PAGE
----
How To Turn A Shower Into A Bathtub

Here’s our guide on how to turn a shower into a bathtub including evaluation, construction, cost and tips for converting a shower into a bathtub.
Bathroom with framed glass shower door wooden cabinet recessed lights beige tile and light gray isIt’s quite common to see home upgrades wherein bathtubs are converted into shower areas but these days, it’s not quite so common for the opposite: converting their showers into bathtubs.

 If this is something that you’re looking into for a bathroom upgrade in the home, then you’ve definitely come to the right place.

There are some merits to opting for a bathtub instead of a shower.  For starters, it’s a safer alternative as standing in the shower can at times have the risk of you and the rest of your household members slipping while taking a bath. 

You may have children that prefer bathtubs over showering.  Also, bathtubs are considered to be more luxurious and relaxing after a long and hard day.

Can You Convert A Shower To A Bathtub?

The answer to this is a yes.  It’s usually more ideal for showers with bigger surface areas such as walk-in showers to be converted into a bathtub as opposed to showers with much smaller space. The reason behind this is that a standard bathtub stands with a measurement of 60 x 30 x 14 inches.

If the shower area doesn’t match up to this measurement, your new bathtub wouldn’t fit.  Measuring the shower area first is key to a successful transition. 

There are a number of ways for you to get this done.  You may start to demolish the entire shower area and start the process from there but there can be instances wherein you can keep whatever existing setup you have and move the tub there instead. 

In order for you to get this done, you will need to build a wall so that you can close off your shower area.  You’re going to need wood pieces, a drill, and some concrete backboard.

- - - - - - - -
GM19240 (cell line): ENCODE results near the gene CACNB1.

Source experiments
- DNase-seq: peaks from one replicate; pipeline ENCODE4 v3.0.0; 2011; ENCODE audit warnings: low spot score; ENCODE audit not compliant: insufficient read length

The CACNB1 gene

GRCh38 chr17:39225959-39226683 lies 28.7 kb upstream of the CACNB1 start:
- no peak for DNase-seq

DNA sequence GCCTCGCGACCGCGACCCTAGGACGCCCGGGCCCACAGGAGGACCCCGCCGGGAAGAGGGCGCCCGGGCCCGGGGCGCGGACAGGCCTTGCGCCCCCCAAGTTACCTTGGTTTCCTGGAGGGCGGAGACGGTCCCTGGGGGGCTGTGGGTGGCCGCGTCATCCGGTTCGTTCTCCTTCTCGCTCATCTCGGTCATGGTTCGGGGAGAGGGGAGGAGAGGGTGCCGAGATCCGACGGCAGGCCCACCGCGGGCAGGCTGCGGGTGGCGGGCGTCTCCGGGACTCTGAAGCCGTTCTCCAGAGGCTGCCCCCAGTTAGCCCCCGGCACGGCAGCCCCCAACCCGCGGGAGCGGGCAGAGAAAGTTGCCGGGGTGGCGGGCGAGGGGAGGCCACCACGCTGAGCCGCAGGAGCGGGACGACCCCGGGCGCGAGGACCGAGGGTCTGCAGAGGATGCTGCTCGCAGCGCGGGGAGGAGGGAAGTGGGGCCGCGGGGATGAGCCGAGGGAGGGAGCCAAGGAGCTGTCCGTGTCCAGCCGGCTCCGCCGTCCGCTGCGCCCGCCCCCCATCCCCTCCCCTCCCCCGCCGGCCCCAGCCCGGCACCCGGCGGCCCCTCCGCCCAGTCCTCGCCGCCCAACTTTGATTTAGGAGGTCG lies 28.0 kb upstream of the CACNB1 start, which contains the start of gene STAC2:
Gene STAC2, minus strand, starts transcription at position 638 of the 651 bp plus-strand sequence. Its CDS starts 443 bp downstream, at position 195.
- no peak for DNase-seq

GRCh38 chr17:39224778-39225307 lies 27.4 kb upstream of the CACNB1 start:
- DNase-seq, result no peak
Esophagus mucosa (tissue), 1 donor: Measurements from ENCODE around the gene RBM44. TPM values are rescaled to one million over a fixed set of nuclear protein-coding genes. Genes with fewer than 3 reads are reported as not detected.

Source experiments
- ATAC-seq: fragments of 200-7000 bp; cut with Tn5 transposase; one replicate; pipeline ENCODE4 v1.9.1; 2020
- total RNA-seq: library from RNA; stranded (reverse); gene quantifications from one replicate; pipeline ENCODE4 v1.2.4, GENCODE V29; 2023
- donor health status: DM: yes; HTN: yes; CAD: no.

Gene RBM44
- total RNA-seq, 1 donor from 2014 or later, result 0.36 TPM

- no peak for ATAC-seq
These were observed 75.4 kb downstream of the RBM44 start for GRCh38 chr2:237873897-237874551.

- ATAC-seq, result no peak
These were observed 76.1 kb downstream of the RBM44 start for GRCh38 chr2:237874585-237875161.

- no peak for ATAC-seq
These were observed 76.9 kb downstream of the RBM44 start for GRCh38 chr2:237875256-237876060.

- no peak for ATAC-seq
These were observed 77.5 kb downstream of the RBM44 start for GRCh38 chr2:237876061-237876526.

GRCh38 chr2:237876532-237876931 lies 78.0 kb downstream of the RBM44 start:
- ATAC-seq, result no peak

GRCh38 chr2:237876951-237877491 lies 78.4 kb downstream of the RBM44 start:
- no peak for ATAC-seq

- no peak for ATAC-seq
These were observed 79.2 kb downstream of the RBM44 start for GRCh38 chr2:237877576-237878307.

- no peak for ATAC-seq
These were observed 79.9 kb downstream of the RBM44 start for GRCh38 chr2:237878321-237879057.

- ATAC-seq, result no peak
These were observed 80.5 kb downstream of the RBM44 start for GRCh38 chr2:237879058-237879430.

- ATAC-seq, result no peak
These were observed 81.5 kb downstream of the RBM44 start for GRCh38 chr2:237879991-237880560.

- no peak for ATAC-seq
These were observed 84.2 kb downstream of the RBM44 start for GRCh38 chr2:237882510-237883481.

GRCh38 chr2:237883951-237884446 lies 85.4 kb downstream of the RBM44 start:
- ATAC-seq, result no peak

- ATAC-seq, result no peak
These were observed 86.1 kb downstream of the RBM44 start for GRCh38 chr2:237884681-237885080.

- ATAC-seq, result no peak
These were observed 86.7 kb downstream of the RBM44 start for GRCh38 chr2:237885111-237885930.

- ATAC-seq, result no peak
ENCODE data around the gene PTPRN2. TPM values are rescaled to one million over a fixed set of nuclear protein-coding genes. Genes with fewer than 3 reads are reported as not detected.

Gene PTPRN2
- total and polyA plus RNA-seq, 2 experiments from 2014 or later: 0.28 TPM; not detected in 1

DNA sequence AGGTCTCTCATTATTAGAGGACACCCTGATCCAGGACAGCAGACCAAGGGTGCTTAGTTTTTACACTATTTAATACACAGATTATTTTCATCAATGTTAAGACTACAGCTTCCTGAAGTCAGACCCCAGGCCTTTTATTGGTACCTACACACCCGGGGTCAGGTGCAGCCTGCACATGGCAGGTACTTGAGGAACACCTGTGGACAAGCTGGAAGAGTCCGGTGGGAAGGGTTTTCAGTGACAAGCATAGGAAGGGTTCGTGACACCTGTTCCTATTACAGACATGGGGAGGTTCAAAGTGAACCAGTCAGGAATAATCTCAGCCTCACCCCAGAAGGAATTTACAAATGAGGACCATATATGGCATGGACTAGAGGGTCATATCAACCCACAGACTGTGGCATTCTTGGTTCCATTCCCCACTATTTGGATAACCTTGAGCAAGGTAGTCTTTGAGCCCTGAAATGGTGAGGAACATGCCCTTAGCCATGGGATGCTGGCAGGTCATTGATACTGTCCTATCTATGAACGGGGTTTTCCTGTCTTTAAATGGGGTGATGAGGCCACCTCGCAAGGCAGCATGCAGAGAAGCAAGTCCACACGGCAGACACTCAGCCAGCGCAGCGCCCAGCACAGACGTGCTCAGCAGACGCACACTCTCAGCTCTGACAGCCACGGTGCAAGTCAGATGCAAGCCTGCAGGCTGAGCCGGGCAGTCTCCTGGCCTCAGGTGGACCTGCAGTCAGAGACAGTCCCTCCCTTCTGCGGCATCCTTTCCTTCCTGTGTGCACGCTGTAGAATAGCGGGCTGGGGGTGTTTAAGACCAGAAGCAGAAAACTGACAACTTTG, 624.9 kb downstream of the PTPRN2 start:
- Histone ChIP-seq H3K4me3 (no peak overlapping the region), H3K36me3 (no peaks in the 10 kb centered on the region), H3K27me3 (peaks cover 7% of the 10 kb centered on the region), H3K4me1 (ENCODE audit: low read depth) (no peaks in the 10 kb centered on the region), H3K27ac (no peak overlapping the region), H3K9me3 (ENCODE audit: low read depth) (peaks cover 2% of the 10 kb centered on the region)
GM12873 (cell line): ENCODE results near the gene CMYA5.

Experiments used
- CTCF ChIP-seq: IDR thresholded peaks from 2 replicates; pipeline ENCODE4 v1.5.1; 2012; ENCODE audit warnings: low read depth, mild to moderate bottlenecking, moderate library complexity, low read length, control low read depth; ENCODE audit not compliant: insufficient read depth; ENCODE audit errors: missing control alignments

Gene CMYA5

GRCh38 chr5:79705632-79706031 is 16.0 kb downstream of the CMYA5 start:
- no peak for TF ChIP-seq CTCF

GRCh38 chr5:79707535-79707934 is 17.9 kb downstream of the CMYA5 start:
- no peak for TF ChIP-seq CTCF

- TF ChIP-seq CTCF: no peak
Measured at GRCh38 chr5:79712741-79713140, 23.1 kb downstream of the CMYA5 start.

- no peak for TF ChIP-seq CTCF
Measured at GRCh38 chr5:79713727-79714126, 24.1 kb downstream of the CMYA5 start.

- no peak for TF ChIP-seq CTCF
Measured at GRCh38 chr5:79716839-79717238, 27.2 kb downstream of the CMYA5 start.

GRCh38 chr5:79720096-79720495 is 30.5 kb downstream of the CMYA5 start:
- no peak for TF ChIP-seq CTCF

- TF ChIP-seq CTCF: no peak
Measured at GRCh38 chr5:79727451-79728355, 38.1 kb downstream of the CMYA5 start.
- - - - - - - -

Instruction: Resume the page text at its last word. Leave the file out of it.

It’s also important to note that you are going to need to close off the water supply while you’re getting work done in that area. 

Tub Alternatives

In the event that your shower area is too small for you to bring in a bathtub, you might need to bring in a jackhammer so that you can demolish the entire shower area first and bring down whatever pre-existing walls are there.

You will need to install new walls as well.  You can go about this in 2 ways: tile the entire area to form a tub or just purchase a ready-made one.  Bathtub kits usually have installation instructions and will have all the tools you need written down for you. Know more about bathtub dimensions on this page.

If you absolutely have no idea how to proceed in doing it yourself, the best option is for you to consult and hire a professional.

Remember that bathrooms have pipes and wirings and all sorts of plumbing hidden in the walls and you run the risk of bursting some of the pipes or worse, getting electrocuted.

Convert Shower To Tub Steps

Bathroom with bathtub and tub steps sliding glass window isConverting a shower into a tub steps is a process that is best handed off to the pros but even if that is the case, it’s still a good idea to acquaint yourself with the process. This way, you’ll know exactly what to expect at every stage. For ideas see out gallery of bathtubs here.


In the evaluation stage, you need to hire out a contractor who will focus on figuring out the peculiarities of your bathroom and formulate a plan of action on how to convert it properly. 

They will usually take measurements and pay attention to the nitty gritty details such as the dimensions as well as keep an eye out for any special requirements that the home improvement project may need.


Contractor doing bathroom renovation isOne process may vary from the other in the construction stage because it is technically influenced by what the homeowner wants and needs. 

A partial conversion means that you won’t have to do away with your shower completely whereas a complete conversion means that it will have to be demolished and built up all over again. You can see the best types of shower floor tiles here if you need to remodel with new materials.

Construction starts with the contractor shutting off the water supply first to secure safety for the working area.  All of the fixtures in the bathroom will also be dismantled and removed.